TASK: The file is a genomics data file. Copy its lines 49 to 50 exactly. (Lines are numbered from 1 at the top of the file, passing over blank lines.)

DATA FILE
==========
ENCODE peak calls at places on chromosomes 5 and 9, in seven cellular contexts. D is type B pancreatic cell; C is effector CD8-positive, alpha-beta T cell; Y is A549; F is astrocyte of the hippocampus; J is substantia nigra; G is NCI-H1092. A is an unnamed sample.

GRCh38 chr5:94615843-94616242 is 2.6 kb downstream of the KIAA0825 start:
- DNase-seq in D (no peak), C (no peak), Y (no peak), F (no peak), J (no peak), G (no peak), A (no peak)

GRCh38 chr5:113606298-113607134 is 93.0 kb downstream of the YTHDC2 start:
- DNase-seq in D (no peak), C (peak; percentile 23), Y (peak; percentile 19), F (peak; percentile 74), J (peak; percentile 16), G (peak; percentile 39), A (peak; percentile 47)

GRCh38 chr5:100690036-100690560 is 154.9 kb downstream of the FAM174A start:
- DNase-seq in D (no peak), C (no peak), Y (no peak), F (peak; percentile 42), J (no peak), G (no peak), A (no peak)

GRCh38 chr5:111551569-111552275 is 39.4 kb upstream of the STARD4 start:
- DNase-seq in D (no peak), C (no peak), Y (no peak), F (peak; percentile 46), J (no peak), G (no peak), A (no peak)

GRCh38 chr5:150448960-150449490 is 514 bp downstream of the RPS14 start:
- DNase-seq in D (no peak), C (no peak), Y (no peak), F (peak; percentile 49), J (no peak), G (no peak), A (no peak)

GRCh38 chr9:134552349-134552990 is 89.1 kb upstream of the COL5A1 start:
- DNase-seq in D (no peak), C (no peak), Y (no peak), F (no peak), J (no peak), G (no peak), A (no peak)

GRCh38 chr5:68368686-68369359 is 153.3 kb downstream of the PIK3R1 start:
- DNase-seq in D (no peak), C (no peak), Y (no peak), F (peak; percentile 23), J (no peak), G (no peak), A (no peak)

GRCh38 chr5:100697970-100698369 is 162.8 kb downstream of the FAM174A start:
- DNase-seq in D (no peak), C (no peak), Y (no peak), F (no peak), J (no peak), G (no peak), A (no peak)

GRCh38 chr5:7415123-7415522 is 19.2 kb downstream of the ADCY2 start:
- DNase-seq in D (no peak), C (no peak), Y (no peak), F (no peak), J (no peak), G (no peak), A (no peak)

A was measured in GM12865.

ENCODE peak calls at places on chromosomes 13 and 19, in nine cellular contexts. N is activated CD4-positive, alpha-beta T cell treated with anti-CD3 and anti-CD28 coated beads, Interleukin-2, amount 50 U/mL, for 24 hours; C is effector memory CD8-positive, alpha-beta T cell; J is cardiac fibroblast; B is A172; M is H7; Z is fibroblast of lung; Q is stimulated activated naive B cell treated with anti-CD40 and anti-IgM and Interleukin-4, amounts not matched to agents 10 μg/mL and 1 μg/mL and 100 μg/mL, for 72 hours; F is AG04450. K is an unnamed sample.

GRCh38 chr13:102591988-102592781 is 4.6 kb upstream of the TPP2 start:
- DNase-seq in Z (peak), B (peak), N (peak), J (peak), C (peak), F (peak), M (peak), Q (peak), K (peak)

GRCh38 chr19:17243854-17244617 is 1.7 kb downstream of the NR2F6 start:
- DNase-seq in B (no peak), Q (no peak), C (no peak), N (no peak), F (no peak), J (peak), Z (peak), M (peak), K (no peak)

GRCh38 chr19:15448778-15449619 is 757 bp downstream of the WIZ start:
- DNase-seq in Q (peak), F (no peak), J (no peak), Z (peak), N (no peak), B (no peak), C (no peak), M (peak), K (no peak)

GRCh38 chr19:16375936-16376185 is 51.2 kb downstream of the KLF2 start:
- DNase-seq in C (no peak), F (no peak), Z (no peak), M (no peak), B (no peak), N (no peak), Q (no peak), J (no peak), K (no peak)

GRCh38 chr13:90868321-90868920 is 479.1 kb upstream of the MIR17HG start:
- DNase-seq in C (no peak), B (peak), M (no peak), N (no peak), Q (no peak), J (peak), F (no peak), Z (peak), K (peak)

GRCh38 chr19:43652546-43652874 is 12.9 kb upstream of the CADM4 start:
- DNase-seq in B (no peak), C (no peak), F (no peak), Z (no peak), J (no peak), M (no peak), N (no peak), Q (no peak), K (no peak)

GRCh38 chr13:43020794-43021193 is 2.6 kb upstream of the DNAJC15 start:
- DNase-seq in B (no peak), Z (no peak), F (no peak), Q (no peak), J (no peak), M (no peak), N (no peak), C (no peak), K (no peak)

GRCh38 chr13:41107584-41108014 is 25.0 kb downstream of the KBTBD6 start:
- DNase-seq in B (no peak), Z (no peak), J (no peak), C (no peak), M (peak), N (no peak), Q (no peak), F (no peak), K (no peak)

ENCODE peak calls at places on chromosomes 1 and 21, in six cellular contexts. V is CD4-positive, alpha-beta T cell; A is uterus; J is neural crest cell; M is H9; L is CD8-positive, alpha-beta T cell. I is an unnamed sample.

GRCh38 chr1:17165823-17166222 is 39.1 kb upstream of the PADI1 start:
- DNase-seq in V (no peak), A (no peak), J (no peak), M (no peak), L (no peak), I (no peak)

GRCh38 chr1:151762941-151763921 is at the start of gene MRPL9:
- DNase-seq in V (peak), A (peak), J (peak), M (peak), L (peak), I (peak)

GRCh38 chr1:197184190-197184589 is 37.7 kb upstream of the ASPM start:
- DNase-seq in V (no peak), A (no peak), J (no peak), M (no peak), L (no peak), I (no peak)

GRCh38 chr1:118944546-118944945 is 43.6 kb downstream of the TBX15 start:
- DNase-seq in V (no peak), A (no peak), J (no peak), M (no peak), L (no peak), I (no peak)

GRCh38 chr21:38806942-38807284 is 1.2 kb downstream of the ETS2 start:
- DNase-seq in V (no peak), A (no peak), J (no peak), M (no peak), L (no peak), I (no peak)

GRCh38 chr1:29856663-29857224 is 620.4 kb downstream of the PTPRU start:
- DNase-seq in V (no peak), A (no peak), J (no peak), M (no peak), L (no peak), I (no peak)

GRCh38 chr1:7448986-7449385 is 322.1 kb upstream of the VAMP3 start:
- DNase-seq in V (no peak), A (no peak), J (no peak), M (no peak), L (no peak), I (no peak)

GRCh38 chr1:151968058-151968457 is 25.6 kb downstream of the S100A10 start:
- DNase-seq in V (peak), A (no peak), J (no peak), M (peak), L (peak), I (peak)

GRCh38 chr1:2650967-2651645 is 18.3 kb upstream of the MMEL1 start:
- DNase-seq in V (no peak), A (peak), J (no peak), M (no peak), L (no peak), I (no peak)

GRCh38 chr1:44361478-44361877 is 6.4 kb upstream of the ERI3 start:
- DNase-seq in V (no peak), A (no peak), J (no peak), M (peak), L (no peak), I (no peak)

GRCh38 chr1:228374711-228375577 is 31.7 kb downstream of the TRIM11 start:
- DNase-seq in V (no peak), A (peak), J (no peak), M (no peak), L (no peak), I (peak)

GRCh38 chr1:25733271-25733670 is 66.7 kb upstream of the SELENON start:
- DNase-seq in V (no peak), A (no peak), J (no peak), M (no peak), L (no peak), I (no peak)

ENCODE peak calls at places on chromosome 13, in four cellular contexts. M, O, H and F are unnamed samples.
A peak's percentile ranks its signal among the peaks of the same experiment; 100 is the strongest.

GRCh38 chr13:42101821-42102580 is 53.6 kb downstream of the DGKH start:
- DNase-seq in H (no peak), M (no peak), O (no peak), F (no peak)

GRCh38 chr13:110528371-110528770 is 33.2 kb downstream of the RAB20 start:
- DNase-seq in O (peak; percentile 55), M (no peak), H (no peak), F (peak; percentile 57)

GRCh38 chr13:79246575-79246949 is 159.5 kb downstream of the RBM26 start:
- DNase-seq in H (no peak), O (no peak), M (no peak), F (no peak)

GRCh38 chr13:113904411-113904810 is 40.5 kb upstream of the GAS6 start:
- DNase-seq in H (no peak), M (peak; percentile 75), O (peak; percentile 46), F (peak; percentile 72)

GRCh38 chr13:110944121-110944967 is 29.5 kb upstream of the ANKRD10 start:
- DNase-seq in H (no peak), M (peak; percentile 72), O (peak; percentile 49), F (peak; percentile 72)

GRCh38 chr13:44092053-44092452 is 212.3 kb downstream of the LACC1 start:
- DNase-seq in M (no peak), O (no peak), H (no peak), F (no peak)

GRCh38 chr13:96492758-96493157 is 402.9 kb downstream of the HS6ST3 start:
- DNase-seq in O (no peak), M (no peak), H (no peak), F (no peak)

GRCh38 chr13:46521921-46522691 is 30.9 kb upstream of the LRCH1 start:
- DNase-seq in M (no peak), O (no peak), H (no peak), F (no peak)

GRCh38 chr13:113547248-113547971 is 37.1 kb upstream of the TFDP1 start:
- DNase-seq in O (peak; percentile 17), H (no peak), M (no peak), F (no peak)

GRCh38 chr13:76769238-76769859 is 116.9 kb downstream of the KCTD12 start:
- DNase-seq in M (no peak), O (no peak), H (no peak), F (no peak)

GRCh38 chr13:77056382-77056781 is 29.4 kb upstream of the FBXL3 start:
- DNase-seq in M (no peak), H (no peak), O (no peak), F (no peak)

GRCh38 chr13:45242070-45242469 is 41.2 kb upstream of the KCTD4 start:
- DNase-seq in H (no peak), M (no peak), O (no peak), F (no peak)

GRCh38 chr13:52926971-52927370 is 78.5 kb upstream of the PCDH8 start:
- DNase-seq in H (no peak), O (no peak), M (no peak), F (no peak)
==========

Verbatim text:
GRCh38 chr1:29856663-29857224 is 620.4 kb downstream of the PTPRU start:
- DNase-seq in V (no peak), A (no peak), J (no peak), M (no peak), L (no peak), I (no peak)